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Chapters towards a History of Ireland in the reign of Elizabeth (Author: Philip O'Sullivan Beare)

Chapter 6

What was the Condition of Ireland after the War?

THUS the war was finished. Ireland was almost entirely laid waste and destroyed, and terrible want and famine oppressed all, so that many were forced to eat dogs and whelps: many not having even these, died. And not only men but even beasts were hungry. The wolves, coming out of the woods and mountains, attacked and tore to pieces, men weak from want. The dogs rooted from the graves rotten carcases partly decomposed. And so there was nought but abundance of misery and a faithful picture of ruined Troy as given by Virgil, Book II., Aeneid: —

    1. That night of slaughter and of gloom
      What pen can paint or tears atone?
      An ancient city meets its doom:
      Its rule of ages is undone.
      The streets are strewn with silent dead,
      E'en homes, aye God's abodes, are graves.
      Not only Trojan's blood is shed;
      The foeman's gore the streets belaves,
      And Trojan valour smites the Greeks.
      Around the cruel anguish spreads,
      And all with death and terror reeks.

As a result of this almost total destruction of Ireland, many Irishmen scattered themselves amongst foreign nations. A great number passed into France, and a far larger number into Spain. The Exiles were kindly and generously received by Catholics on account of their faith. So great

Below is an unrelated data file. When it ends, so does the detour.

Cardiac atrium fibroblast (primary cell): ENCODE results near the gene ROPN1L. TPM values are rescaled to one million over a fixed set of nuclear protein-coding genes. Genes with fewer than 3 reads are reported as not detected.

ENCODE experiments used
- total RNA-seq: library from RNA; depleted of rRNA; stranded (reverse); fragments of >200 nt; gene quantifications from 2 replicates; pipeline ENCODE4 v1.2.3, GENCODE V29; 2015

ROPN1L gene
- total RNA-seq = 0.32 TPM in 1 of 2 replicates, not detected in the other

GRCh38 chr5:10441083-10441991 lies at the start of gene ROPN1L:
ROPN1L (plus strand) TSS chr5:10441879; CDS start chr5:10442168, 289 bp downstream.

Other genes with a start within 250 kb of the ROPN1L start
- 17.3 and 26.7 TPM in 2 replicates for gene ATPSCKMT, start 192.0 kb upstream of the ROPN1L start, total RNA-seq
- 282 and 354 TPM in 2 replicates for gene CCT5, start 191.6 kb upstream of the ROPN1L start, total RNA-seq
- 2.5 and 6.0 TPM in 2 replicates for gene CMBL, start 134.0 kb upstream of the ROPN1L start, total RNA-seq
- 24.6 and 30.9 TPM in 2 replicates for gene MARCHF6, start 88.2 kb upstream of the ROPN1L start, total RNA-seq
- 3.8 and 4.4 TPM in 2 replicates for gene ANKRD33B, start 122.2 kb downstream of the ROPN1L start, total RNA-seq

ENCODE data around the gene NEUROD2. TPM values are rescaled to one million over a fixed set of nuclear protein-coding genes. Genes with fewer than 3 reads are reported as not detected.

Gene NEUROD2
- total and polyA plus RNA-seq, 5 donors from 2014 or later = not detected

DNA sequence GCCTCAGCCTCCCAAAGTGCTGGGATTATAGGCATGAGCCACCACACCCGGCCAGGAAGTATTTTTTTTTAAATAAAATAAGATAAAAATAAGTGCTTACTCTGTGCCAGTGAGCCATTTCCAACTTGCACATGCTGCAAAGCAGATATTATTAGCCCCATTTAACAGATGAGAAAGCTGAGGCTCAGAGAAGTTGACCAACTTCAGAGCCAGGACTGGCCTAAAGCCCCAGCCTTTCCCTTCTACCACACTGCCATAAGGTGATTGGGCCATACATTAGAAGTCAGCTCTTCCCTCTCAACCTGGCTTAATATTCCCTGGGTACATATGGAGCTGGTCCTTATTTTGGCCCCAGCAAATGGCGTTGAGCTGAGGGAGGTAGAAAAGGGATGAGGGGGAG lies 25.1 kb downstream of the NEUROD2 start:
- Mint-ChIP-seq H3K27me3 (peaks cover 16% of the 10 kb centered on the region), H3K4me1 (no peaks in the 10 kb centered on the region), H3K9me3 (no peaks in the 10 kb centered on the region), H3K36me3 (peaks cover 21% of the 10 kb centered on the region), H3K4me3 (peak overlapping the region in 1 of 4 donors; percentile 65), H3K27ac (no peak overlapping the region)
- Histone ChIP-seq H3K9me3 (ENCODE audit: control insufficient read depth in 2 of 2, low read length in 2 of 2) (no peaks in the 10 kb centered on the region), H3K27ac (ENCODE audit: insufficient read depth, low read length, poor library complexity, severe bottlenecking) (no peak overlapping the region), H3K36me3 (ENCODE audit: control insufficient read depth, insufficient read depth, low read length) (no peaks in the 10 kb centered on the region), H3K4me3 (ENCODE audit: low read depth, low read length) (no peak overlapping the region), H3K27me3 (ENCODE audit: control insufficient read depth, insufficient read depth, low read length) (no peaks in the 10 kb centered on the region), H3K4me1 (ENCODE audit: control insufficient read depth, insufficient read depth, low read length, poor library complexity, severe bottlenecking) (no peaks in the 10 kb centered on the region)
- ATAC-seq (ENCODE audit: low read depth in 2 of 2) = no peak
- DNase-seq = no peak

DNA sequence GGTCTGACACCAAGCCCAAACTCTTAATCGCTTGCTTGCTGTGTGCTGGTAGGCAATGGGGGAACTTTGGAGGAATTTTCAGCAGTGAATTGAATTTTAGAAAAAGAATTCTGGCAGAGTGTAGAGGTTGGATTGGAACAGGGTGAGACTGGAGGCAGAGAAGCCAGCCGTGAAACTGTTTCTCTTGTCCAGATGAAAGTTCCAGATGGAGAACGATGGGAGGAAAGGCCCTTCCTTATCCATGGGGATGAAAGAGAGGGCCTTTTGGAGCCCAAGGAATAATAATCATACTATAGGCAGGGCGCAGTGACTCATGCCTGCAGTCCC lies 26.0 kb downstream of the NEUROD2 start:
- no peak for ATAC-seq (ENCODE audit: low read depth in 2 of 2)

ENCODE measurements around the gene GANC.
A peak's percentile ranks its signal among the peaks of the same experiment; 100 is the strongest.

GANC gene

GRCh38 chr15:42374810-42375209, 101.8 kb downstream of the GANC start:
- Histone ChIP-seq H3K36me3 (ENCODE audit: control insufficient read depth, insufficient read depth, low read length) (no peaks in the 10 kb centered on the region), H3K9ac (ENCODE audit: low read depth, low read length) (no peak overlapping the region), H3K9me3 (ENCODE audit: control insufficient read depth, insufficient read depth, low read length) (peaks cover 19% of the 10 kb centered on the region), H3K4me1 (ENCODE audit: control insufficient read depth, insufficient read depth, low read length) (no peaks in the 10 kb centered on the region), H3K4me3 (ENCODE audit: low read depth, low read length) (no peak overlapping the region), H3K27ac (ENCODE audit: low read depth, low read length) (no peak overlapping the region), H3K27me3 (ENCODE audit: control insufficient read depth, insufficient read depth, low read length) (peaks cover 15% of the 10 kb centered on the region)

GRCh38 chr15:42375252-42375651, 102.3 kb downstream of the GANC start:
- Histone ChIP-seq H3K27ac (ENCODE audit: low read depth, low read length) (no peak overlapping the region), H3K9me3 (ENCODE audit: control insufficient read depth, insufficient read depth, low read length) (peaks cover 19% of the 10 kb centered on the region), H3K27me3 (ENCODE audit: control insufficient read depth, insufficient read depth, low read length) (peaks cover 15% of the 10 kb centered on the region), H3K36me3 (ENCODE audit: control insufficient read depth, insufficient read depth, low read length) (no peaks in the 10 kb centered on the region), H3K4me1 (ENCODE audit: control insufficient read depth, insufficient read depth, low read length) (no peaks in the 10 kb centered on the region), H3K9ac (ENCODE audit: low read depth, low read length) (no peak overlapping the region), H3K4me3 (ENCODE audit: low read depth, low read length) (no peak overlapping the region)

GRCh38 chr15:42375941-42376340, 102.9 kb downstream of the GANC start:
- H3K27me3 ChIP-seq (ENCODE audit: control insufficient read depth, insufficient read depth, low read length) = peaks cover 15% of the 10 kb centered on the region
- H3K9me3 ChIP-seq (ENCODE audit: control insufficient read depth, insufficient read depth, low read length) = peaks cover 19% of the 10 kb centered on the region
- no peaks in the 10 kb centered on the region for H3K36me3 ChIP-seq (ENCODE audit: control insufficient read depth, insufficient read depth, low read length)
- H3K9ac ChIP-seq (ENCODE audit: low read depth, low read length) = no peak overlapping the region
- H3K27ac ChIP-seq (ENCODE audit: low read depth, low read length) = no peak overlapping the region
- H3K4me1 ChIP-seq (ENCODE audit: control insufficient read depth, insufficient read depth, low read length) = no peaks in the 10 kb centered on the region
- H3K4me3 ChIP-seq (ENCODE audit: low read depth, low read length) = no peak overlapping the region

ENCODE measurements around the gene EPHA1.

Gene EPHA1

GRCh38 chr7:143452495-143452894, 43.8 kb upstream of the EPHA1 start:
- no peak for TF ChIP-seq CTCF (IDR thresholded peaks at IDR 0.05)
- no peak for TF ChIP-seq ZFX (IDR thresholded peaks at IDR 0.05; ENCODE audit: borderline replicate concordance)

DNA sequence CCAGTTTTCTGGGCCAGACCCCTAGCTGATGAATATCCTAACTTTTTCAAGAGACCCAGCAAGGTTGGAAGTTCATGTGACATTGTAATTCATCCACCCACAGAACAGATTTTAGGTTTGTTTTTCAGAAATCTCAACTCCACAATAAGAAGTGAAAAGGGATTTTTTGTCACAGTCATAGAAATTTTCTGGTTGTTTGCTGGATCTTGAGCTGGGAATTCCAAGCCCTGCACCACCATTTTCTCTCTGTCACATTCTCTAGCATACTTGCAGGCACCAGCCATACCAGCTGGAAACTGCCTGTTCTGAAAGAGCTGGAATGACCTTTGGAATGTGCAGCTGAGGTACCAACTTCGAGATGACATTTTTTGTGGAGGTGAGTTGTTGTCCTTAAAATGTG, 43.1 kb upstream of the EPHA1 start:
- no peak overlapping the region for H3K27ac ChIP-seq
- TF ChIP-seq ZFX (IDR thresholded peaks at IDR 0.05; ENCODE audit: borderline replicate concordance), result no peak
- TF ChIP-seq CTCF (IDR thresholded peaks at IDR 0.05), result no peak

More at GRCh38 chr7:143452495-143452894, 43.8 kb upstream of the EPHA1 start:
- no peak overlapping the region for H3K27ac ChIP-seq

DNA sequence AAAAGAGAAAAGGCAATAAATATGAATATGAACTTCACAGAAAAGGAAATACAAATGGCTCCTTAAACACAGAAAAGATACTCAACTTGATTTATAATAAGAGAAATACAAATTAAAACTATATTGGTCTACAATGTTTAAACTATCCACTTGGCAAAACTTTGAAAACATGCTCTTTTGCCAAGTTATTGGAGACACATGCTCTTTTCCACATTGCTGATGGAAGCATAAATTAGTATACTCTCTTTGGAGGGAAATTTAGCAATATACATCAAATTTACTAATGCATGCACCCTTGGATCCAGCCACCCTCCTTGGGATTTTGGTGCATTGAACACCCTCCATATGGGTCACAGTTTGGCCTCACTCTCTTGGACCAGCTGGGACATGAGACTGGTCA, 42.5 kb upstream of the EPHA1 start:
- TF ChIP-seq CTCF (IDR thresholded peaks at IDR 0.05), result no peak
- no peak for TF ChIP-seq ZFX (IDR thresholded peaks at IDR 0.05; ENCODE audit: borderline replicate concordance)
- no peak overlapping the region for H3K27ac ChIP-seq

was the affection of the King of Spain for them, and such his kindness and generosity that one could scarcely find words to express, or mind to conceive, all they owed him. Receiving all, to begin with, most honourably, he heaped presents on them. To the Chiefs he allowed monthly sums of money according to their rank, and to others he gave appointments in the army. He had a legion embodied out of them in Belgium, which, under the command of Henry, and after his death, of John, sons of The O'Neill, fought faithfully and bravely against the Batavians. In the royal fleet in the ocean, he had also employed some companies who exhibited great valour. After his Catholic Majesty the most illustrious of the Patrons of the Irish were the Duke of Brigantia, a Lusitanian; Cardinal Surdi, Archbishop of Burdigal, a Frenchman; The Marquess of Caracena, a Spaniard; and Fabius O'Neill, a rich citizen of the city of Valladolid.

End of Book.